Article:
John Kasich

To Governor John Kasich: “Pro-Life” Policies Endanger Women’s Lives

A few years ago, after moving to Cincinnati for to enroll in Hebrew Union College, I saw a sign along the interstate with a quote from the book of Jeremiah that stated “Before I formed you in the belly, I knew you; and before you came forth out of the womb I sanctified you. I have appointed you a prophet unto the nations.” The quote refers to God comforting an incredulous Jeremiah after being told he will be a prophet to all the people at an almost impossibly young age. It’s a lovely sentiment, that God knows us and loves us even before birth. However, the billboard was not there to serve as a reminder of the prophet Jeremiah. Rather, this was a billboard subtly implying that abortion was Biblically prohibited, as if by being “known” by God, a fetus is no longer rendered just a fetus, but a person, capable of receiving God’s love. And if it is capable of receiving God’s love, the logic proceeds, then its termination at the hands of a doctor is akin to murder.

This is a popular line of argument used by anti-choice advocates, who call themselves “pro-life.”. However, with Ohio Governor John Kasich’s recent signing of the state budget, it’s difficult to see – despite Governor Kasich’s recent protestations – how he and his administration view their new “pro-life” measures as anything other than “anti-women’s health.“ If indeed Governor Kasich is “pro-life,“ how can he justify a budget that cuts funding to family planning centers all over the state, effectively shuttering a majority of these centers, and cutting off necessary medical resources to the poorest in the state? How can Governor Kasich claim a “pro-life” perspective when this new budget imperils the lives of women who are barred from public hospitals during their abortion procedure, should any complications arise? What is “pro-life” about censoring rape crisis centers, threatening to shut them down if crisis volunteers and counselors even mention the word abortion in their intake sessions with already scared and traumatized women? Worse yet, as State Representative Connie Pillich (D-Montgomery) described in a recent interview, there is very little “pro-life” sentiment in surreptitiously adding so much of this legislation as last-minute amendments to the state budget, making them impossible to put to public voter recall (as happened to Ohio SB 5 two years ago), and hidden from public scrutiny.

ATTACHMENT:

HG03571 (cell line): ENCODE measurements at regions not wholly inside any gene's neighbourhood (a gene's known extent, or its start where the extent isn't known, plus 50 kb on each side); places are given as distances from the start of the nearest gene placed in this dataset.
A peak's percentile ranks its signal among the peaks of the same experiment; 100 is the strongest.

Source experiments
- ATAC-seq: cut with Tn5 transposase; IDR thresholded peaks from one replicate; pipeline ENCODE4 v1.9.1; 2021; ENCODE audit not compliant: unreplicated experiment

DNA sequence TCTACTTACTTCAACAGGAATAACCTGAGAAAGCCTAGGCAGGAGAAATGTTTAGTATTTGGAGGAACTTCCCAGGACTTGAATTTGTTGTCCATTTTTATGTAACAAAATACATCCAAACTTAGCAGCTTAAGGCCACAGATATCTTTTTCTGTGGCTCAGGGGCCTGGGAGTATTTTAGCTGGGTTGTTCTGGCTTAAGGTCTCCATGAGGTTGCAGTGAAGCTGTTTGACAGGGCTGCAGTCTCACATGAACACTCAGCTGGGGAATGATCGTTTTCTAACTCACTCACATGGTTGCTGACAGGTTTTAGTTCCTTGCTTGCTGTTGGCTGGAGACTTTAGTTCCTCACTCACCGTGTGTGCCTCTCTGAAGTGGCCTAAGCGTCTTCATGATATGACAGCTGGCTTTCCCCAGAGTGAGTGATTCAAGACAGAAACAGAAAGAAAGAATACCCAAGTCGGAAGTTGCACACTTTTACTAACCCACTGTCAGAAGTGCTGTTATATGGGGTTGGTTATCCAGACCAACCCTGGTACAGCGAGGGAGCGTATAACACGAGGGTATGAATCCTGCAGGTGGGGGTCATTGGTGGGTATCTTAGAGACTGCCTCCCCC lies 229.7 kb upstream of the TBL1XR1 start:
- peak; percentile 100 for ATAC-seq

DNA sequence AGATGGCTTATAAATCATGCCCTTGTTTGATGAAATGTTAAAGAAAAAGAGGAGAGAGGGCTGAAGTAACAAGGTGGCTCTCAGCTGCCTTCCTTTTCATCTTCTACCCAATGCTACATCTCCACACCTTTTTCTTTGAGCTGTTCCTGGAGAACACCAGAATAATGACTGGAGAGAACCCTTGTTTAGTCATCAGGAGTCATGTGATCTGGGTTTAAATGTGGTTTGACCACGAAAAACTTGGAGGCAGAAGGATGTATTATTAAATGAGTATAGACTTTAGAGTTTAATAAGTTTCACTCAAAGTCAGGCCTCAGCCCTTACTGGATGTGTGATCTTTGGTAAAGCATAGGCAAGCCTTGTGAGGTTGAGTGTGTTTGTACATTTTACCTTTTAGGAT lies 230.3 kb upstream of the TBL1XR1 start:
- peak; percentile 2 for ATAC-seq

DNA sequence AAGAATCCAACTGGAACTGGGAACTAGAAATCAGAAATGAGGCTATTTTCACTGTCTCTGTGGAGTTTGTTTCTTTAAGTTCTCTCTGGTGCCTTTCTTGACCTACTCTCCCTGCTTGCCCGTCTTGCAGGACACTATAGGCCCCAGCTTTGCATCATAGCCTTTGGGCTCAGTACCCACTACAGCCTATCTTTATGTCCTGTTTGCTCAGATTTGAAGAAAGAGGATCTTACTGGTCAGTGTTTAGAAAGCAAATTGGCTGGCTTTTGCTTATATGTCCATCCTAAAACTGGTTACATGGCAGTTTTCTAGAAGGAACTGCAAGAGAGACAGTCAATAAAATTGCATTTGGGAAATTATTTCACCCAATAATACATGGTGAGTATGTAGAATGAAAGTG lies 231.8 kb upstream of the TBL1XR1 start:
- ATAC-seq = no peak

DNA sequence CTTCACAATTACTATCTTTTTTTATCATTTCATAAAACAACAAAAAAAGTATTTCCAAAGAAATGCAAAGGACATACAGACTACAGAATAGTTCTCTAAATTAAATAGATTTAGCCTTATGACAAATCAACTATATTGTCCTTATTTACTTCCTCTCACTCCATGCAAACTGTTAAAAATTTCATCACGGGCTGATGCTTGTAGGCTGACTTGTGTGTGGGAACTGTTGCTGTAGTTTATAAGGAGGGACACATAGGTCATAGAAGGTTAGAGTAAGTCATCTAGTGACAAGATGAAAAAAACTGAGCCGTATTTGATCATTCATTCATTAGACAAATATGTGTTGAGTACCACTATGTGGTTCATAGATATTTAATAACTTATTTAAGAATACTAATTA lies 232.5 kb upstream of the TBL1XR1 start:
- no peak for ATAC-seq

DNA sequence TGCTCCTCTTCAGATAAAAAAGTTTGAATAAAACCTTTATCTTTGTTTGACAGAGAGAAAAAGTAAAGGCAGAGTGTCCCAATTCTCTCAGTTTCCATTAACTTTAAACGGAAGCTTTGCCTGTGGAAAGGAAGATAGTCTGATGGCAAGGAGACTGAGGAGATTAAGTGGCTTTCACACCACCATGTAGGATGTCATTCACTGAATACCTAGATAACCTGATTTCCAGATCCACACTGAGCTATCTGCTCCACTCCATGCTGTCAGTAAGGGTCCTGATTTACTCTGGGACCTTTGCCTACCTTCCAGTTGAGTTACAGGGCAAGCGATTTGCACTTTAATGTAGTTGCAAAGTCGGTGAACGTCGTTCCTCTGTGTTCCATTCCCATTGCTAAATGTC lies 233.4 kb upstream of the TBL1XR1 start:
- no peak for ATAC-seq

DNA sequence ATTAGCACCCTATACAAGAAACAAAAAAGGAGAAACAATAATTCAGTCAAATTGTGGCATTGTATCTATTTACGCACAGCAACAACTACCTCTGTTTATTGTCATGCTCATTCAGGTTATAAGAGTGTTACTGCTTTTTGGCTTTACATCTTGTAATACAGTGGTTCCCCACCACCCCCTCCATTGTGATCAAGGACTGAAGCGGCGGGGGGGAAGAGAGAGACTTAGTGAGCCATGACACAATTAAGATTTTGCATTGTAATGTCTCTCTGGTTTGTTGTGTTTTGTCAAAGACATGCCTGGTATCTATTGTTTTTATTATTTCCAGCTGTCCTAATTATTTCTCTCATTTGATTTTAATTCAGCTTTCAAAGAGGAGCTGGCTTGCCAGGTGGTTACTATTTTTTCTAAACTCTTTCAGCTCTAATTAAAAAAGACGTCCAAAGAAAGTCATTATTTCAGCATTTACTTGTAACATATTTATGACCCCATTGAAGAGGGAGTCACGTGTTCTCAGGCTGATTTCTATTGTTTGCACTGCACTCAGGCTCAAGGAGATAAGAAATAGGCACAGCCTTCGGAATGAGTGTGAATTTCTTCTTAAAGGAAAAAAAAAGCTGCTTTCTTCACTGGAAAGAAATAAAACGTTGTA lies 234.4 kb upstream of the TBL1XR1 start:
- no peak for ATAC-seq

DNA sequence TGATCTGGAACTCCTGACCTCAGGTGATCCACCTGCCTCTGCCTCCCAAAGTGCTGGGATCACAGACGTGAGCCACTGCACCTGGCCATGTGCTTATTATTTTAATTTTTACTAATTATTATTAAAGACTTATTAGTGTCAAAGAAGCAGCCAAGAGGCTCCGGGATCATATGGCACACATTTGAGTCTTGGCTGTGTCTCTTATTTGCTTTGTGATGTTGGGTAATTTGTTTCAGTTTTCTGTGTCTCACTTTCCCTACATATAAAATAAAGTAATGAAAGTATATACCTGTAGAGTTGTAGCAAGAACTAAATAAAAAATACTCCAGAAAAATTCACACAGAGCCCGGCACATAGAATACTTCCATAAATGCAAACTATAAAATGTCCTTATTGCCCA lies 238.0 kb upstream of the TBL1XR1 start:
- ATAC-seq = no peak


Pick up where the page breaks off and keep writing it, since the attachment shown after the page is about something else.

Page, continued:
It is undeniable that abortion is a complicated and fraught issue, and recent polling demonstrates that people across generations have a range of opinions on legal abortion. However, what cannot be denied is the inherent danger within the “pro-life”/“pro-choice” binary, and with the notion that measures that are anti-abortion somehow inherently value life more than those that promote reproductive choice and freedom. If indeed the “pro-life” movement seeks to present the view that all life is sacred – a point that I would imagine is virtually agreed upon by people on all sides of the debate – legislation like that within the Ohio budget is an underhanded and even potentially malevolent way to do so. Additionally, the use of this particular biblical quote, both beautiful and spiritually fulfilling when read in context, disregards the plethora of opinions in the Bible and attendant texts regarding the life and rights of the mother, the moment at which a fetus becomes ‘ensouled,’ and the specific contingencies and qualifications that would warrant an abortion. I think it’s time for those of us who seek to provide options, services and resources to all people to take back that term, and to promote a “pro-life” agenda that promotes healthcare from conception to death, and everywhere in between.

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About Ariel Naveh

Ariel Naveh is a 5th year rabbinical student at the Hebrew Union College in Cincinnati. He is originally from Wantagh, NY and a longtime member of Temple B’nai Torah. This is his second summer working at the Religious Action Center as the Machon Kaplan Coordinator, and he hopes to continue to serve the Jewish community through meaningful social justice work as he transitions into the rabbinic field.

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